Nurture 'determines personality'
Personality is the result of nurture and not nature, according to a new study.
Zebra finches observed by a team of researchers at the universities of Exeter and Hamburg in Germany showed foster parents had a greater influence on the personalities of offspring than genes inherited from birth parents.
The findings of the study, published in the journal Biology Letters, measured the personality of the birds by placing them in a new environment and counting the number of features they visited.
Shy birds were those that were judged to have stayed mainly in one place while those with a more outgoing personality explored widely.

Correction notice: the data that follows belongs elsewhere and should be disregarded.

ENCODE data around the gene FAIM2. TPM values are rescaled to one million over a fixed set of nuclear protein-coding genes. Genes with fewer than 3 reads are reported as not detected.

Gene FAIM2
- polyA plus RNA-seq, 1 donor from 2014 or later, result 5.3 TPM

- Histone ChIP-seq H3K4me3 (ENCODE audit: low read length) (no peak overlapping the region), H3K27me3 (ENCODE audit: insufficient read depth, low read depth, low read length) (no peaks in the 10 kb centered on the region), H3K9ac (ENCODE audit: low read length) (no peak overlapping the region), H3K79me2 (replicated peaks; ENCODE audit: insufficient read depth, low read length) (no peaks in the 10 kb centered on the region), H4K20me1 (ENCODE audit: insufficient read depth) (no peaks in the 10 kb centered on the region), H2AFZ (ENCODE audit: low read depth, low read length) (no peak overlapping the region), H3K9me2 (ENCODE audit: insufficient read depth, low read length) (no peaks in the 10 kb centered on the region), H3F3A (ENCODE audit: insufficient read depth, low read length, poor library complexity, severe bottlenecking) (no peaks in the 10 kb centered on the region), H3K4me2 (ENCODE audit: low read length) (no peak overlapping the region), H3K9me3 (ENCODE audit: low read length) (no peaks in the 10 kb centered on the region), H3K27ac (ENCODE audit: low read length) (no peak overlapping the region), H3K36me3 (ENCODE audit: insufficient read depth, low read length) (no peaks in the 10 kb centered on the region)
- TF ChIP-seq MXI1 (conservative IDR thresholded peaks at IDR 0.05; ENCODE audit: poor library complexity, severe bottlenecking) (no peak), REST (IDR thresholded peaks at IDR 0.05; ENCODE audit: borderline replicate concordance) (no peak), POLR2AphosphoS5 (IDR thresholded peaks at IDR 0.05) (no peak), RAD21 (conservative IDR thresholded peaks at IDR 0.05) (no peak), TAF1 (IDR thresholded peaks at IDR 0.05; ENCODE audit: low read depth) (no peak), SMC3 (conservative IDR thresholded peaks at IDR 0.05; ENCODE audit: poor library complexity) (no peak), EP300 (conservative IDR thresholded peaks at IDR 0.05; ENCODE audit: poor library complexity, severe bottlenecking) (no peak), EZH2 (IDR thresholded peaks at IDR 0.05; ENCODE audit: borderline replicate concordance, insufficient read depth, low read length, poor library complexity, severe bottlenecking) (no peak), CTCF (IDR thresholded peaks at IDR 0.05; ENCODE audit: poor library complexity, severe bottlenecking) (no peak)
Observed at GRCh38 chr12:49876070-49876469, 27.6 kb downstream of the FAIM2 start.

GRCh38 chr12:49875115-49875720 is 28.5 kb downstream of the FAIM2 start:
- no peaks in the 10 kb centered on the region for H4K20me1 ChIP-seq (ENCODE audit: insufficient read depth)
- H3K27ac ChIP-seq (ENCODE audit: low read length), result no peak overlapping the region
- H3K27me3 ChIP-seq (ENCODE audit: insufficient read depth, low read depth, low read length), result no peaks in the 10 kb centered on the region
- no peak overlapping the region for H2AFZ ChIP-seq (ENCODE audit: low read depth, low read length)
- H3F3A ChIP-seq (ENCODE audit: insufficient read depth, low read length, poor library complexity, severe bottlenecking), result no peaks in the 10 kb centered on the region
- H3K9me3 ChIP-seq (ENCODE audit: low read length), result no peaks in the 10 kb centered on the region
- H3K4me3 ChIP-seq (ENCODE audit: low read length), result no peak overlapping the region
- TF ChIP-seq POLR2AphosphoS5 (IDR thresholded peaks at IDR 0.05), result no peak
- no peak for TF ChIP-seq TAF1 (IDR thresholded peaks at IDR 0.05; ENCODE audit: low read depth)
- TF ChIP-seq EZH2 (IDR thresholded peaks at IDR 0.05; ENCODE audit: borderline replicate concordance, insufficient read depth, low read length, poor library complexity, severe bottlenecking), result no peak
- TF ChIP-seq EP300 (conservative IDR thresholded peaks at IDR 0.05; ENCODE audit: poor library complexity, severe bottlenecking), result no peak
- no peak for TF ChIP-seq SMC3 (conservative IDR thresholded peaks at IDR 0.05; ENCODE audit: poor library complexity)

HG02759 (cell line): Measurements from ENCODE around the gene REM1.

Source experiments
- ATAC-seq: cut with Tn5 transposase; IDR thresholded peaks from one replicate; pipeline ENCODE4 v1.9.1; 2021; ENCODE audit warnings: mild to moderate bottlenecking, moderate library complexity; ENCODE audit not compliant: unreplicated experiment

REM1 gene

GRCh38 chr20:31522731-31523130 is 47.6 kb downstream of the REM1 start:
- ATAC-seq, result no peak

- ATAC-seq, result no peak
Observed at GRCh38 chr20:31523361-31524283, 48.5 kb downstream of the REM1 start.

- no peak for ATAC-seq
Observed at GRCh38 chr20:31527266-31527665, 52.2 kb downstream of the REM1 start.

The birds were then paired and allowed to breed.
Each clutch of eggs was fostered by another pair of birds just before they hatched and the personality of more than 150 offspring was measured once they had reached adulthood.
The study found that the size of the birds was inherited from parents but that foster parents had more influence on personality than birth parents.
Dr Nick Royle, of the University of Exeter, one of the senior authors of the study, said: "This is one of the first experiments to show that behaviour can be non-genetically transmitted from parents to offspring.
"Our study shows that in zebra finches, personality traits can be transmitted from one generation to another through behaviour, not just genetics."
He added: "It might well be that personality is imprinted or learned from parents in zebra finches."